Uncle Colin Isaacs
Colin is a founding member of the Armajun Aboriginal Medical Centre, Inverell. Also of the Woolangang Gweagle Bidgigal tribal Governing Council Indigenous Corporation and is currently an Ambassador for the upcoming film Pemulwuythe movie, produced by Phil Noyce. The film is the truth-telling of the infamous Bidgigal warrior who resisted the European settlement from 1788 – 1804.
Colin relocated to Inverell from Sydney’s La Perouse in the early 1980s, where he has evolved into “one of the finest Aboriginal Artists Australia has ever produced”, as described by Mr Wesley Noffs, National National Director of the Life Education Centres). Mr Noffs presented this comment after Colin had produced a mural measuring 28 metres long by 3 metres wide for the Myall Creek Massacre Memorial near Bingara, NSW.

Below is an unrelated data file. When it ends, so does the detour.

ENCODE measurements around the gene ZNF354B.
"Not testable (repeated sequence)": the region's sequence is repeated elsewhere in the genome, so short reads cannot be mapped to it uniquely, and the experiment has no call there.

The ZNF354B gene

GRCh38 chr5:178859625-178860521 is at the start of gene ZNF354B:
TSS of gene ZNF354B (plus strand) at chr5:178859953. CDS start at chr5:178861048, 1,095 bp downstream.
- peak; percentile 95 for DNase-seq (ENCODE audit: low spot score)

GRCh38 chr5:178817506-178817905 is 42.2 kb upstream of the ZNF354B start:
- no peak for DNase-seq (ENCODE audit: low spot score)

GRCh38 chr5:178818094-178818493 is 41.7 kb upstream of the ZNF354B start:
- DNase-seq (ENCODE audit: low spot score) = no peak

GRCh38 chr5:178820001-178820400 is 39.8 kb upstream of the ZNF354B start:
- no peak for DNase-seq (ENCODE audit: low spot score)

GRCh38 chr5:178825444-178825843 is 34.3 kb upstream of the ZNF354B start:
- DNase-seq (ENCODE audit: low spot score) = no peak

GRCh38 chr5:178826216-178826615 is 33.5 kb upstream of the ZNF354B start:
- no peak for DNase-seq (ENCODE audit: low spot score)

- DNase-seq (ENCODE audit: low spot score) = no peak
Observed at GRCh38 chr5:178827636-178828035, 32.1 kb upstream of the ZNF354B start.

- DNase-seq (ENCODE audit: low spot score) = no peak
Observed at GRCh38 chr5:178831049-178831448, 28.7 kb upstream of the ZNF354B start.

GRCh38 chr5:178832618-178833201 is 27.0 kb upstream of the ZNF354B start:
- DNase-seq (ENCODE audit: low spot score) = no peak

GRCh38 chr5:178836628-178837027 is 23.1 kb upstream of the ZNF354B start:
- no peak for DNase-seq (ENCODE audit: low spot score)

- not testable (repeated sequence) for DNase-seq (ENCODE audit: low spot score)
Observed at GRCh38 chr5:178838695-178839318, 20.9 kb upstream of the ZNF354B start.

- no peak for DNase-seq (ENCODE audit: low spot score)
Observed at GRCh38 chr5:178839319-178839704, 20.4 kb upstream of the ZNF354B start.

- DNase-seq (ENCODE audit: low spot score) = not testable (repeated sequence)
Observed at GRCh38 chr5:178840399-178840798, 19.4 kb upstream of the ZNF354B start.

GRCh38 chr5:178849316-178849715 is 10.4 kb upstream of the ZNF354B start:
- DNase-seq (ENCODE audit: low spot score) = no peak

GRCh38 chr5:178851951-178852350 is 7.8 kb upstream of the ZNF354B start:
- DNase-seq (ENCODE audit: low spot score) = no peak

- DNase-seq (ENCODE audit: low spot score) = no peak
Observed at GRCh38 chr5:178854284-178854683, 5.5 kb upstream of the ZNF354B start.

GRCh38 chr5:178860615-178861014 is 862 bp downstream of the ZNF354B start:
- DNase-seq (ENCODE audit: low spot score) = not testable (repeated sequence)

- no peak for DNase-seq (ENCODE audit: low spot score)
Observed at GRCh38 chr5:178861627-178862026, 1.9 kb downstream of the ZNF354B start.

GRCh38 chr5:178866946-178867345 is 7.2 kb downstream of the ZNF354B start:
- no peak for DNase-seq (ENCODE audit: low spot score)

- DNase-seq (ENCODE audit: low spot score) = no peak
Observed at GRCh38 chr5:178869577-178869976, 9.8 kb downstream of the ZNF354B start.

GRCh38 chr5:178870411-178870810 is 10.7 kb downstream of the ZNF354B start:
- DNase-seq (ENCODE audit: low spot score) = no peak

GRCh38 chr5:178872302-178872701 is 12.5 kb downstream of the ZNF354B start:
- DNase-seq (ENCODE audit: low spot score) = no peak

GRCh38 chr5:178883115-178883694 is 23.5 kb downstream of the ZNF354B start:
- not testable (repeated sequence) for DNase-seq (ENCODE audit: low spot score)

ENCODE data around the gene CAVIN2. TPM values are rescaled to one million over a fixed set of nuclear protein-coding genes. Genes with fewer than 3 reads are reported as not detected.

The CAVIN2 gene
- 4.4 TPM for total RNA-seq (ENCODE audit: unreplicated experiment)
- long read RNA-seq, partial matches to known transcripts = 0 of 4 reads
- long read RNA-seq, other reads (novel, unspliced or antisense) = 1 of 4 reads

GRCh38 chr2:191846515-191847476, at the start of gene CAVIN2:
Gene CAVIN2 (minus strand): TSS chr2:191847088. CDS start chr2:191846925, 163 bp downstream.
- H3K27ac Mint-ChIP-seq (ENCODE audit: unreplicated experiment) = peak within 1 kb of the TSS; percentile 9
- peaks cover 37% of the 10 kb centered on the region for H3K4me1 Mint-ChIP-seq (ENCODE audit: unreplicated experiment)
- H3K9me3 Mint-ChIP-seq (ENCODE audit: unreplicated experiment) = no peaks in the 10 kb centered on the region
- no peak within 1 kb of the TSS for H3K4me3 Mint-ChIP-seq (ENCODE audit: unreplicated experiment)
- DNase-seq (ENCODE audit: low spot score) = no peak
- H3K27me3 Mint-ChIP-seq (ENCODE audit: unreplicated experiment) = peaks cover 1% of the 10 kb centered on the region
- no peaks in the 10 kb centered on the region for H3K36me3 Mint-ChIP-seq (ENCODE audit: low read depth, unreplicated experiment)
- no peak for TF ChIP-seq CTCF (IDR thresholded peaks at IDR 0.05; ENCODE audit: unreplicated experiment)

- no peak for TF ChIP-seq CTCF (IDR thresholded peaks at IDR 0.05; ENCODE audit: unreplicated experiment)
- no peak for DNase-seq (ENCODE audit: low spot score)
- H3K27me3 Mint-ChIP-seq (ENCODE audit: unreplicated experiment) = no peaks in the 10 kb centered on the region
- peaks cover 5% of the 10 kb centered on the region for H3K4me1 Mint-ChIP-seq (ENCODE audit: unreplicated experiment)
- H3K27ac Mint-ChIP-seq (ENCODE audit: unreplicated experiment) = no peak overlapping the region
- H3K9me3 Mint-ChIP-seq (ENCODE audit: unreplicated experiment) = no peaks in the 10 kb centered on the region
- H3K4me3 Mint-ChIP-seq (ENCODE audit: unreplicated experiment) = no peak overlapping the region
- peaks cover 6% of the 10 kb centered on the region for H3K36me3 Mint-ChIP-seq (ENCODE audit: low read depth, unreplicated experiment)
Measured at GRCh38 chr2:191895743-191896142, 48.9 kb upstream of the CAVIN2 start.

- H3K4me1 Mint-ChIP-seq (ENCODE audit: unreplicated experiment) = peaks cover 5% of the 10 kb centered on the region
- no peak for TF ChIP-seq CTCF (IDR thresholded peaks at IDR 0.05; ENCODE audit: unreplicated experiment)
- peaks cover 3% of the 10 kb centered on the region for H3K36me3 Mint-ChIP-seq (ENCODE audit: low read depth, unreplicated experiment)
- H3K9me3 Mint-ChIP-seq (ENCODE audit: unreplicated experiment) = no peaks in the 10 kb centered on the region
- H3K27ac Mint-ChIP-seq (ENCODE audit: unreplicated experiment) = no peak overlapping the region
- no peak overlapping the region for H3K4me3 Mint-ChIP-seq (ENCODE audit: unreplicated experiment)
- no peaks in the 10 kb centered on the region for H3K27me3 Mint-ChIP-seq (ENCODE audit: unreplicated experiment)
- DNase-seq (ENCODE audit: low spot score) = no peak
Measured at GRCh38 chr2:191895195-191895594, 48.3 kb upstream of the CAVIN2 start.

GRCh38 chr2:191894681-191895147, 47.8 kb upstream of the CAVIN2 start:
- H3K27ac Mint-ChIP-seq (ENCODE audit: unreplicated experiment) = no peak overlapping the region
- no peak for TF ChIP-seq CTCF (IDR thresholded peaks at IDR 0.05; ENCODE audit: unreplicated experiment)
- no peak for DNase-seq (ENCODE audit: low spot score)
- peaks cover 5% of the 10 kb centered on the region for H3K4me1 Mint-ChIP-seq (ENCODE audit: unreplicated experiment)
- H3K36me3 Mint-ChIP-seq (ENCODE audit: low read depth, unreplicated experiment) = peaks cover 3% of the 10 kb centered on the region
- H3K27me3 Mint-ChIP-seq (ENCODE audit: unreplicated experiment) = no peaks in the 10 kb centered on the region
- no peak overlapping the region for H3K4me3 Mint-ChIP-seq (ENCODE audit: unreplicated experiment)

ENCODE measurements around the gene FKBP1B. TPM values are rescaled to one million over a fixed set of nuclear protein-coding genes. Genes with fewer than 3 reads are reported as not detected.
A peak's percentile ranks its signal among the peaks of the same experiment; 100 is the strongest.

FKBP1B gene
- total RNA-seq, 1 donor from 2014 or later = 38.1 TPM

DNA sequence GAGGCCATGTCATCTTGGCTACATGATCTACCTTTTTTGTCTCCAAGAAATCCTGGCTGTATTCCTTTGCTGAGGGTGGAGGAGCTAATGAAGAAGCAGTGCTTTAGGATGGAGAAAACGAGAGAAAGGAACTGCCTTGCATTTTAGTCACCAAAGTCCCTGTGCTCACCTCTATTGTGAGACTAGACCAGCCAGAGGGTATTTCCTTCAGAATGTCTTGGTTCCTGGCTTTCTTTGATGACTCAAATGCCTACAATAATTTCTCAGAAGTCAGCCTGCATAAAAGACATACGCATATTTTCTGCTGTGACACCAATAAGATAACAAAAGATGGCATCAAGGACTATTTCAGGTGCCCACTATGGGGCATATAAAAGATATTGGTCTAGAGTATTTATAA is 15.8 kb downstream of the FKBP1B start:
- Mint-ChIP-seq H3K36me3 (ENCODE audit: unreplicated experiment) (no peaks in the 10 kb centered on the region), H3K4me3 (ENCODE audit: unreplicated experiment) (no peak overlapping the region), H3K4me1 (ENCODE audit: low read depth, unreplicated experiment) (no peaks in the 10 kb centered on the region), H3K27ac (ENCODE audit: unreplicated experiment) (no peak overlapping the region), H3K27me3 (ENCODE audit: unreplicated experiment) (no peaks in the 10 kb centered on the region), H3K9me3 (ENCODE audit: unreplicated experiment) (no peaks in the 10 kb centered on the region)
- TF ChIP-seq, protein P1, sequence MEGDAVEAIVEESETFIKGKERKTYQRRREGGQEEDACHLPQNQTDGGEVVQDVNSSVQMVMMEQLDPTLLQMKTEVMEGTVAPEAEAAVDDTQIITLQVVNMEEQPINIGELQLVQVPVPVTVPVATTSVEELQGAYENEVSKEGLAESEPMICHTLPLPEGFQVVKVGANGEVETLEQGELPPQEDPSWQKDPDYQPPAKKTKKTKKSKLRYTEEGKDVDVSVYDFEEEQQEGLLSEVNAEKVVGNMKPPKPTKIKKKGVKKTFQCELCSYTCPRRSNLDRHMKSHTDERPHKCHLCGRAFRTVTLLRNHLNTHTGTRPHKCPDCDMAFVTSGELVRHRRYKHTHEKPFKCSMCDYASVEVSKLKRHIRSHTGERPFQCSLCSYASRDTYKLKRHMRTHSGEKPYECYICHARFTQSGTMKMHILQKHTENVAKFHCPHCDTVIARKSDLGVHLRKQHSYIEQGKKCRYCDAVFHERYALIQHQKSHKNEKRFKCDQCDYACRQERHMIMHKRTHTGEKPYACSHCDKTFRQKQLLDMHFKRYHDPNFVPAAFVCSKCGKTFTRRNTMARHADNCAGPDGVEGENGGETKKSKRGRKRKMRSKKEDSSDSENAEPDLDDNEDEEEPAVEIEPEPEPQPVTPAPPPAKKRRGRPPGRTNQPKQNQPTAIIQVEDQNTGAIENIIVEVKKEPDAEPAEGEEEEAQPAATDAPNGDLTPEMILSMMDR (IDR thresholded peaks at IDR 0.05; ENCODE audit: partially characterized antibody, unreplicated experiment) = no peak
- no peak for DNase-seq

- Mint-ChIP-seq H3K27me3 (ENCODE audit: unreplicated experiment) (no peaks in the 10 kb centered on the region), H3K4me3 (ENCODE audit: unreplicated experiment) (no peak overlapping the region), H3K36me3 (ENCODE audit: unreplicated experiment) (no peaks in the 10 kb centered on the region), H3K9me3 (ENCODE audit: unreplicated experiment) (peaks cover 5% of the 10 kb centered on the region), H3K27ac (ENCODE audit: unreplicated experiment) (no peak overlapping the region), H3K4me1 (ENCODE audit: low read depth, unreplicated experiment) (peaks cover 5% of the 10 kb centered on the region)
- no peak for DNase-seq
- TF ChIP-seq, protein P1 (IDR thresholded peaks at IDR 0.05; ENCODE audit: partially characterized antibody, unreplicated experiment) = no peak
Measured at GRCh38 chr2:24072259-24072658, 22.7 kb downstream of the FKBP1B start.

Colin is a founding member of the Myall Creek Memorial, one of Australia’s leading sites for reconciliation to acknowledge the 1838 massacre of the Girraway people of the Gomeroi. Historically, the first time settlers were hung for massacres. He states, “Art and cultural expression are important to the Aboriginal people. These images are not created solely to be ‘art, for art’s sake. These images are a form of communication. They convey relationships to the land, the Dreaming, history, life experiences, and modern ideology.”
Colin’s artwork is pro-activism, where he portrays his unique interpretation of Aboriginal Culture on canvas, elaborate woodburning, high-quality artifacts, and textile and pottery design. Private collectors have purchased Colin’s art from Holland, Denmark, Germany, the United Kingdom, Cypress, Canada, the United States of America, Japan and Australia. Art is another form of communication, a language all people speak, which cuts across racial, cultural, social, educational and economic barriers. A form of communication to express emotions, visions, imagination, entertainment or events beyond the capacity of words.